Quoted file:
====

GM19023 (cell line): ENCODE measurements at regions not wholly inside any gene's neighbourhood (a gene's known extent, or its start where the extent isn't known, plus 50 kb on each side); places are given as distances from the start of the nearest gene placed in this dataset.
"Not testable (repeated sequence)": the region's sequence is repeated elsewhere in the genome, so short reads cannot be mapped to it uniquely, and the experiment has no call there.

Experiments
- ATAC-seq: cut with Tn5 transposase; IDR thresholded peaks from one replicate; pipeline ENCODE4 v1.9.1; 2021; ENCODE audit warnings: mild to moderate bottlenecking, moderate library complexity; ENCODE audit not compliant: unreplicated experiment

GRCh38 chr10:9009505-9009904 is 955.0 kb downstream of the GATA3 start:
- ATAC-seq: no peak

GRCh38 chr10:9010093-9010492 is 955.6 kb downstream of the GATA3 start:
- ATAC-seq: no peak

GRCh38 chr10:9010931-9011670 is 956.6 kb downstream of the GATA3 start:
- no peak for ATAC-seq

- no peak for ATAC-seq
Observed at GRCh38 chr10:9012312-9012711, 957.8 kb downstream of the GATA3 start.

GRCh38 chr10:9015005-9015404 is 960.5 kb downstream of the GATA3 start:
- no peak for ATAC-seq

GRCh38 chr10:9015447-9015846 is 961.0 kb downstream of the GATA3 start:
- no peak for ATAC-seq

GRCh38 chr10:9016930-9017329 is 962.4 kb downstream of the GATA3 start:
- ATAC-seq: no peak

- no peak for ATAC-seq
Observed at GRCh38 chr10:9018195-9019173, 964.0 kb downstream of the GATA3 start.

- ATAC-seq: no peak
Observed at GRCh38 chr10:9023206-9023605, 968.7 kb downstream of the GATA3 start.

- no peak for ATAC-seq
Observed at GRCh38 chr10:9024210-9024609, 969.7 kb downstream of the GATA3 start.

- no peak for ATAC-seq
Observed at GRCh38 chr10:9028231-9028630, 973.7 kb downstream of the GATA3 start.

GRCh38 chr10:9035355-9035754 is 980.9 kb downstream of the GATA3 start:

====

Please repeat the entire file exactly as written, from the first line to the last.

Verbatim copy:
GM19023 (cell line): ENCODE measurements at regions not wholly inside any gene's neighbourhood (a gene's known extent, or its start where the extent isn't known, plus 50 kb on each side); places are given as distances from the start of the nearest gene placed in this dataset.
"Not testable (repeated sequence)": the region's sequence is repeated elsewhere in the genome, so short reads cannot be mapped to it uniquely, and the experiment has no call there.

Experiments
- ATAC-seq: cut with Tn5 transposase; IDR thresholded peaks from one replicate; pipeline ENCODE4 v1.9.1; 2021; ENCODE audit warnings: mild to moderate bottlenecking, moderate library complexity; ENCODE audit not compliant: unreplicated experiment

GRCh38 chr10:9009505-9009904 is 955.0 kb downstream of the GATA3 start:
- ATAC-seq: no peak

GRCh38 chr10:9010093-9010492 is 955.6 kb downstream of the GATA3 start:
- ATAC-seq: no peak

GRCh38 chr10:9010931-9011670 is 956.6 kb downstream of the GATA3 start:
- no peak for ATAC-seq

- no peak for ATAC-seq
Observed at GRCh38 chr10:9012312-9012711, 957.8 kb downstream of the GATA3 start.

GRCh38 chr10:9015005-9015404 is 960.5 kb downstream of the GATA3 start:
- no peak for ATAC-seq

GRCh38 chr10:9015447-9015846 is 961.0 kb downstream of the GATA3 start:
- no peak for ATAC-seq

GRCh38 chr10:9016930-9017329 is 962.4 kb downstream of the GATA3 start:
- ATAC-seq: no peak

- no peak for ATAC-seq
Observed at GRCh38 chr10:9018195-9019173, 964.0 kb downstream of the GATA3 start.

- ATAC-seq: no peak
Observed at GRCh38 chr10:9023206-9023605, 968.7 kb downstream of the GATA3 start.

- no peak for ATAC-seq
Observed at GRCh38 chr10:9024210-9024609, 969.7 kb downstream of the GATA3 start.

- no peak for ATAC-seq
Observed at GRCh38 chr10:9028231-9028630, 973.7 kb downstream of the GATA3 start.

GRCh38 chr10:9035355-9035754 is 980.9 kb downstream of the GATA3 start: